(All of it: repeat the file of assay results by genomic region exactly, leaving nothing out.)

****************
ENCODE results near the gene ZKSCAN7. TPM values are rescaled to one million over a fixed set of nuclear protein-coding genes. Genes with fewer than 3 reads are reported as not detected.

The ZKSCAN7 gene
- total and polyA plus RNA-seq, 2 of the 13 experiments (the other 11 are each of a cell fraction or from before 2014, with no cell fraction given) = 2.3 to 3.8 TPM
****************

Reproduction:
ENCODE results near the gene ZKSCAN7. TPM values are rescaled to one million over a fixed set of nuclear protein-coding genes. Genes with fewer than 3 reads are reported as not detected.

The ZKSCAN7 gene
- total and polyA plus RNA-seq, 2 of the 13 experiments (the other 11 are each of a cell fraction or from before 2014, with no cell fraction given) = 2.3 to 3.8 TPM